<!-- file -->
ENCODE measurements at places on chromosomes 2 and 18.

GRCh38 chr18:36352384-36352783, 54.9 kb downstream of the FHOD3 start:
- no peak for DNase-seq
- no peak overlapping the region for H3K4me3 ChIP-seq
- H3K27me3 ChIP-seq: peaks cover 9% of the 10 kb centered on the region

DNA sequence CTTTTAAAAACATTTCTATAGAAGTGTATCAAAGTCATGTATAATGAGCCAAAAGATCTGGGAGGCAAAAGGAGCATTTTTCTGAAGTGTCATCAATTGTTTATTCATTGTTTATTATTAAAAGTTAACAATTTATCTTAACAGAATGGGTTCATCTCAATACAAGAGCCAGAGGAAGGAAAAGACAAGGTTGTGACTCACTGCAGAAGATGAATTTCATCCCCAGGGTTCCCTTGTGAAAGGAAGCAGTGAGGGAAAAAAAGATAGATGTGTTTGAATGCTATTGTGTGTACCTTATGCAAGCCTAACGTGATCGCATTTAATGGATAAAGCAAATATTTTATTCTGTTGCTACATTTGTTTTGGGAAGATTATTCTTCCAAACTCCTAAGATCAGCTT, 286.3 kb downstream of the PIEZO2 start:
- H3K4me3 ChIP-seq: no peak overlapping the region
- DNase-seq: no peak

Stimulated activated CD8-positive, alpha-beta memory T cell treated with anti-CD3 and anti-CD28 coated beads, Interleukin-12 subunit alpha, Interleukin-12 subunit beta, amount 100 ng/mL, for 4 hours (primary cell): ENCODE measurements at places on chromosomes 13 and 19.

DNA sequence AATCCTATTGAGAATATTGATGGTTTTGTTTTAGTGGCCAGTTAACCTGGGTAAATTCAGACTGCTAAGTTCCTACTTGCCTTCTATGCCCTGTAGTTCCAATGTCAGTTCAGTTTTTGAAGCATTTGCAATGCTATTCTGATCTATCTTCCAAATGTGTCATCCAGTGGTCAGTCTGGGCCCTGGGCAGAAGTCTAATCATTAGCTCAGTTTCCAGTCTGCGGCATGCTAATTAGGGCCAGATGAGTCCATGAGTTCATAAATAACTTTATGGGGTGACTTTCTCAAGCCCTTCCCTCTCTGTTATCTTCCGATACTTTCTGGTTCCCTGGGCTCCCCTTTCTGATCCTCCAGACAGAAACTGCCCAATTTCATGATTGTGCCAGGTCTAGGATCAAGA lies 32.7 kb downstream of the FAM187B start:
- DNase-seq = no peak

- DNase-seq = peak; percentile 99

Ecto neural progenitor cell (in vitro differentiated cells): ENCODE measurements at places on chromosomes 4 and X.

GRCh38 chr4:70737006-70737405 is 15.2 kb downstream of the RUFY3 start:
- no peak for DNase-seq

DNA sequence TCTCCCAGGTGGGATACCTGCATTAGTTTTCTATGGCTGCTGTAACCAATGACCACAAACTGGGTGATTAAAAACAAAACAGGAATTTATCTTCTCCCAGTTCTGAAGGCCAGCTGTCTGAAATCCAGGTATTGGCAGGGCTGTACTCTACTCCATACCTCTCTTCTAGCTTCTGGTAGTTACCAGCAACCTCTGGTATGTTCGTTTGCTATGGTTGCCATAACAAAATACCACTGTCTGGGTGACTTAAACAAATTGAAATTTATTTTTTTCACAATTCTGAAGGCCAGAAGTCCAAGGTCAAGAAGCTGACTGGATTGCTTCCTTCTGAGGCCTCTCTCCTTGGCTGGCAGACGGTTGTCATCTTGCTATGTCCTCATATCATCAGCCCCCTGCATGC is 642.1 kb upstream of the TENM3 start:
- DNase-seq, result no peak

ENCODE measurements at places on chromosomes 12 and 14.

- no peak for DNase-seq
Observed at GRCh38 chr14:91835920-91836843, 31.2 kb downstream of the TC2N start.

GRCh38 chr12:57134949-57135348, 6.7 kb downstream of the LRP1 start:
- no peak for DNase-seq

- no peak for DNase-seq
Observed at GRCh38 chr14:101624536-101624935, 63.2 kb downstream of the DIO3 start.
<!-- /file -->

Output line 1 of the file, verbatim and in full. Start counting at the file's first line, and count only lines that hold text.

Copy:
ENCODE measurements at places on chromosomes 2 and 18.